Direct support though bots have already had success as Georgia Tech, where the students not only mistook the bot for an academic teacher but put it up for a teaching award. Bots, such as Otto, embedded on the workflow do a similar job in corporate learning. Support in online learning may come through access to resources, content and people but if it knows what your personal needs are, it helps. 
4. Personal content (adaptive)
The personalised delivery of appropriate learning experiences, based on what you need at that exact time, drawn from data on you, others taking the course, even your (and others) behaviour on previous courses, can all be used to decide what you need at that exact moment. This ‘adaptive’ learning is almost certain to increase the efficacy of online learning. It resequences learning, and with formative feedback, can deliver on the promise of personalised learning, educating everyone uniquely. Having been involved in this area, for a number of years, I’ve seen some convincing results from real students in real institutions. This hold great promise.
5. Personal text analysis
It is unfortunate that in most institutions, the only place you’ll find AI technology, in a personalised sense, is in plagiarism checkers, seeing if you have cheated. Actually, what many are waking up to is the possibility of this same technology being used to help learners complete essays and assignments through formative feedback, using a repeated submit and learn model. Personal feedback on specific aspects of your performance, whether writing or performing in a domain specific assignment, could be one of the big wins. Formative feedback accelerates learning.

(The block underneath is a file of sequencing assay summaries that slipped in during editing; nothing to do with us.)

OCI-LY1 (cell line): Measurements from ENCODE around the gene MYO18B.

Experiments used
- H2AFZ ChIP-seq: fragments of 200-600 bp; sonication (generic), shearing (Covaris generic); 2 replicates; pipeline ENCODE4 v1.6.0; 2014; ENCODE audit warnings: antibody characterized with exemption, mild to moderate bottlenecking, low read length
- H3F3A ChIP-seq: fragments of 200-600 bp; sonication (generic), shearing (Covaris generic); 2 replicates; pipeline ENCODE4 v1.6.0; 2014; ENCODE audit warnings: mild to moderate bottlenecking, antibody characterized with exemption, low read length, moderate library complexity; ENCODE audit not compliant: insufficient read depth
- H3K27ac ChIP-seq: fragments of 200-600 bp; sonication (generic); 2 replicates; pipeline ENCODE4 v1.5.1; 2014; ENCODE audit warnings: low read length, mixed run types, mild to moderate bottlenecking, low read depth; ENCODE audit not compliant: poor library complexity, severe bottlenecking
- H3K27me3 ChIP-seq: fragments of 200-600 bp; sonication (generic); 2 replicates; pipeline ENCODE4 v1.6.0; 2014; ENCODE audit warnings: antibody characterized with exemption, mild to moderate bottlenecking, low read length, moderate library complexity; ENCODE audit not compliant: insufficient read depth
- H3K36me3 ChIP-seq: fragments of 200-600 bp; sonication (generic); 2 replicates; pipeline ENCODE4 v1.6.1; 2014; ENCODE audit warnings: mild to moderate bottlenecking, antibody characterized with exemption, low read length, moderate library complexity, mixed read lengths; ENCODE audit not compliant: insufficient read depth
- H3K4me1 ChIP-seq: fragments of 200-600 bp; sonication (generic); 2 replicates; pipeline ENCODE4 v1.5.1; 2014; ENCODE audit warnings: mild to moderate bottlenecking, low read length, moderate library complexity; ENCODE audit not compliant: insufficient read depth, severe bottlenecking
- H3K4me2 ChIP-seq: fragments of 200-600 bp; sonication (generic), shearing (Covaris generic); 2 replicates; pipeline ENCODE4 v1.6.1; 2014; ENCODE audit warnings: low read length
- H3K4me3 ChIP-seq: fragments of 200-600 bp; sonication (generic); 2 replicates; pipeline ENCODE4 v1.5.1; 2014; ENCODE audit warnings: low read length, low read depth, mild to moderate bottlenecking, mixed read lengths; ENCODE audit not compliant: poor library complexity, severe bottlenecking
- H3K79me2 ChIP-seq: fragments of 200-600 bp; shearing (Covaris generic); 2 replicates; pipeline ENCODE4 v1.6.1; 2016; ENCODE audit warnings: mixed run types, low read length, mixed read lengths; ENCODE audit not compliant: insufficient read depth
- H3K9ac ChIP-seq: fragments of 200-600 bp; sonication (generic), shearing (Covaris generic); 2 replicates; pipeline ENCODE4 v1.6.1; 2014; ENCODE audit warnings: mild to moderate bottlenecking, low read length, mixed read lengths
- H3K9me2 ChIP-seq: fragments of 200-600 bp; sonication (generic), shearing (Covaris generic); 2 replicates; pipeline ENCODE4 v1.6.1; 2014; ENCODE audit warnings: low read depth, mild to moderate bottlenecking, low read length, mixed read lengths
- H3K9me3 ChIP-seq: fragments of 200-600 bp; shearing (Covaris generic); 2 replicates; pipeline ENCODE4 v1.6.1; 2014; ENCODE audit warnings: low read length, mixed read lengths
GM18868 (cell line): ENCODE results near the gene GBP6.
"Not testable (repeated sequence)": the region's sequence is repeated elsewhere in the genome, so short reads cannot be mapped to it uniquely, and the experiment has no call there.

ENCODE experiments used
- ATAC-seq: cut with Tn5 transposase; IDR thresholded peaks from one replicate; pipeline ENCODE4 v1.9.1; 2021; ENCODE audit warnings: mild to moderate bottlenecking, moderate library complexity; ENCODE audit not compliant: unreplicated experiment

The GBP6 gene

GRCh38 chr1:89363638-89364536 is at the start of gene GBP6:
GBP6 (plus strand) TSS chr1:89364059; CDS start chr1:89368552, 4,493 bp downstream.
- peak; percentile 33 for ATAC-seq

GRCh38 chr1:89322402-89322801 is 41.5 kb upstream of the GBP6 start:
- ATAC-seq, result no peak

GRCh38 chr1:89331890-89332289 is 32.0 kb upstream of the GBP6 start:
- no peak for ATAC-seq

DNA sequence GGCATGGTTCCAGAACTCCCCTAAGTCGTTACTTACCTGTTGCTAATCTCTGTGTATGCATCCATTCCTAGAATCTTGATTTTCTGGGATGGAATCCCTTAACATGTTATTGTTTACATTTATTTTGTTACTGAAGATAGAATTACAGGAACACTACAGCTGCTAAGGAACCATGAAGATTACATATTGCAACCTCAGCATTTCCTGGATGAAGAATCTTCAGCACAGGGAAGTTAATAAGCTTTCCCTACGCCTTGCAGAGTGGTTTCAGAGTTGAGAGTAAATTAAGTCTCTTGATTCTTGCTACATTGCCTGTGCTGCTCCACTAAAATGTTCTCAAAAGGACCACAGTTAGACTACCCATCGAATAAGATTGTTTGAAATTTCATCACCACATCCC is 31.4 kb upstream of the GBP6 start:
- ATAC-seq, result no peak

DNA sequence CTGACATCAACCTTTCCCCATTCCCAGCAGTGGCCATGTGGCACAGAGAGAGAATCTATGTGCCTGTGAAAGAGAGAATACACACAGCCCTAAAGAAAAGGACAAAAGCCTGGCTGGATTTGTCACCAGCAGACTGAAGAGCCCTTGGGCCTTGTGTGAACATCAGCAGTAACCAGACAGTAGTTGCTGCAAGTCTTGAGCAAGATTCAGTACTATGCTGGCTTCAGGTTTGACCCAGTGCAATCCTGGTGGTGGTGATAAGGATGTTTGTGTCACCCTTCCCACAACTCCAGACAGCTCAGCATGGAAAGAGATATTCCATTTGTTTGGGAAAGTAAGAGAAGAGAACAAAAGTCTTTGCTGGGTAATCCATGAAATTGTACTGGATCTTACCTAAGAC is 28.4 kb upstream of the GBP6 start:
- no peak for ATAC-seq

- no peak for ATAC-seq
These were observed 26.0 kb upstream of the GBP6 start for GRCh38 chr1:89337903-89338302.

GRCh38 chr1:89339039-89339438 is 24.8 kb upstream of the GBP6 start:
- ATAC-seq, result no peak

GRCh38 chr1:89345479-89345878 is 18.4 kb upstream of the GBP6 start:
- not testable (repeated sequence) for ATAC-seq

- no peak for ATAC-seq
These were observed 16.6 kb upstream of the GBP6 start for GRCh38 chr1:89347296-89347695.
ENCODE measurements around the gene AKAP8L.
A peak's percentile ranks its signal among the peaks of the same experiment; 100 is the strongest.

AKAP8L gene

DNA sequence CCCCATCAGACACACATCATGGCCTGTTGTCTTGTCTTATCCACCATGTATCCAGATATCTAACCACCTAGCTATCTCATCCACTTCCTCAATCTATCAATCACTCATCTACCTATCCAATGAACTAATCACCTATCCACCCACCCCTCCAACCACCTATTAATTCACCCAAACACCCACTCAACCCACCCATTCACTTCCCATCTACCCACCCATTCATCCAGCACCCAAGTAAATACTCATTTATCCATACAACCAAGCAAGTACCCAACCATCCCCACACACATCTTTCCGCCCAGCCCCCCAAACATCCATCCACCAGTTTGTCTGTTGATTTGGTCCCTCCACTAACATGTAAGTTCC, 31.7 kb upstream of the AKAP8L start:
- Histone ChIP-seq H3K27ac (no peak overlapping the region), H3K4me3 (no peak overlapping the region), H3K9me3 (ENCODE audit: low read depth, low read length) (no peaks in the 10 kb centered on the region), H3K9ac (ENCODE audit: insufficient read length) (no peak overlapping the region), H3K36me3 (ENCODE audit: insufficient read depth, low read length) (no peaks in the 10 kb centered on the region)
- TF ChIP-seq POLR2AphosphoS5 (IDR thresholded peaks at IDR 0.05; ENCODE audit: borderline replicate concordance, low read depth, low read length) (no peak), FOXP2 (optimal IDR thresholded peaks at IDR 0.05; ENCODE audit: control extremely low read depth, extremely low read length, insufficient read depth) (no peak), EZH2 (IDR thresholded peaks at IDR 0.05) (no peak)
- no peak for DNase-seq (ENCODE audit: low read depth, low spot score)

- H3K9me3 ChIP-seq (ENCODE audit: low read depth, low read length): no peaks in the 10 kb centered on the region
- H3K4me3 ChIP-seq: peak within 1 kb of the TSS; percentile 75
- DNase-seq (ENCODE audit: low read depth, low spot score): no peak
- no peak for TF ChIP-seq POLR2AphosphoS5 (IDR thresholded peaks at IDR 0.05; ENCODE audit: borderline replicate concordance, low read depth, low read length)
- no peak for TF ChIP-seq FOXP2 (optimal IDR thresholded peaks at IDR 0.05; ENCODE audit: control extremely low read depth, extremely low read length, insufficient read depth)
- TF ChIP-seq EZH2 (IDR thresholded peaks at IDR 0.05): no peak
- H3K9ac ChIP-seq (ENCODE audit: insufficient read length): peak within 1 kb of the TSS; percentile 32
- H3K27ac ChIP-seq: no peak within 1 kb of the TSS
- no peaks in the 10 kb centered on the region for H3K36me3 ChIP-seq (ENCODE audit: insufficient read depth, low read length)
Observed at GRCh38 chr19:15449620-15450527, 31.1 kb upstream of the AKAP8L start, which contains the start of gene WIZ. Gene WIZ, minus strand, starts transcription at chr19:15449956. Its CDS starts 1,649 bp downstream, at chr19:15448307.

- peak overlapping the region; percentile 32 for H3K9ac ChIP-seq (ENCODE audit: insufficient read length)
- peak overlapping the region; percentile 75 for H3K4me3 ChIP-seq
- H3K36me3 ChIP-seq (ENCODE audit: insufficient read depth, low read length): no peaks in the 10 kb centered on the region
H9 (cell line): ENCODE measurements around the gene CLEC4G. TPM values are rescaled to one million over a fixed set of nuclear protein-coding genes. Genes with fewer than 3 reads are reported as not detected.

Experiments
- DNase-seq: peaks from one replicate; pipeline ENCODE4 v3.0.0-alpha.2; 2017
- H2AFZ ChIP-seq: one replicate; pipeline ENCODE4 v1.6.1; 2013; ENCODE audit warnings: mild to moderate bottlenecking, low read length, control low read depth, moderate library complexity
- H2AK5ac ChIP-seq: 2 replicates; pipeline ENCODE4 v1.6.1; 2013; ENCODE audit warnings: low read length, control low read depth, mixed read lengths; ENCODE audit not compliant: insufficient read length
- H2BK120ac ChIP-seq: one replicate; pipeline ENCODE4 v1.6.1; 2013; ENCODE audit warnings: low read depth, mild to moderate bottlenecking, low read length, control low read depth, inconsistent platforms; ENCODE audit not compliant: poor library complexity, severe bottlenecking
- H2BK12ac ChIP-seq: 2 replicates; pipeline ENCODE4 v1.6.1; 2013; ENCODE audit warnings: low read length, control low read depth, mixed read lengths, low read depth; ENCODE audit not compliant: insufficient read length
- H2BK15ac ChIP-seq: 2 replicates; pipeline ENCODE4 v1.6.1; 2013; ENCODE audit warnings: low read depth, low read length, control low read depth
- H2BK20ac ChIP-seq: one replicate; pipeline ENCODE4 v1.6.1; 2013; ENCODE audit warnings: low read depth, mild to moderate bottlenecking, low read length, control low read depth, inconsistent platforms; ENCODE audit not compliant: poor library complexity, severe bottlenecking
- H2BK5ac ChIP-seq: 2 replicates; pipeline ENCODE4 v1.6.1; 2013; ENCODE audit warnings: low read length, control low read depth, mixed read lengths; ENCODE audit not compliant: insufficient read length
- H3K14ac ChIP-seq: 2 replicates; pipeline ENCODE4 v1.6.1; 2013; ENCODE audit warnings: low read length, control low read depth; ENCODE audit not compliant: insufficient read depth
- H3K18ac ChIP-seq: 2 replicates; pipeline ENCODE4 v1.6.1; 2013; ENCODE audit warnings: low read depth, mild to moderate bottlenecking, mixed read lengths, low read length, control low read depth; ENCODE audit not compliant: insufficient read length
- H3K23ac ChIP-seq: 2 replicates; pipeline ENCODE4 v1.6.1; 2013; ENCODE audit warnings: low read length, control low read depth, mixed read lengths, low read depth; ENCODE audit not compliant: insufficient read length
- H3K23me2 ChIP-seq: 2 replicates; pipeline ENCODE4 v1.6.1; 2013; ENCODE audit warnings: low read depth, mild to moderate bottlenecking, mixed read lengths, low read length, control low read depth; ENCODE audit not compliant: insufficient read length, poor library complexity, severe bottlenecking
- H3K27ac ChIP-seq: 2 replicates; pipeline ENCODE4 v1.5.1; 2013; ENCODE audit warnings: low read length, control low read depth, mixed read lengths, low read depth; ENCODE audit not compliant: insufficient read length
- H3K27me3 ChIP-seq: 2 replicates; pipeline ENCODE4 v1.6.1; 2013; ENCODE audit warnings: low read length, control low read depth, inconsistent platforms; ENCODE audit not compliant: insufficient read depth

6. Personal curation
Learning experiences, especially online, often feel over-directed and fixed, a little straightjacketed. Imagine a system that uses AI to automatically provide links to useful outside sources relevant to you at that very moment you need them, as it has spotted that you have a problem. We do this in WildFire, where links to outside resources are created on the fly, making the course more porous and to encourage curiosity.
WildFire
7. Personal practice
An often forgotten dimension in personalised learning is personalised practice. Spaced practice can be delivered in a logarithmic fashion, based precisely on your needs. Learn now and between now and your exam, new job, whatever, you get a personalised pattern of spaced practice. We have delivered this in WildFire, where you get several bites of the cherry after completing the course, delivered to you by email, to shunt learning from working to long-term memory.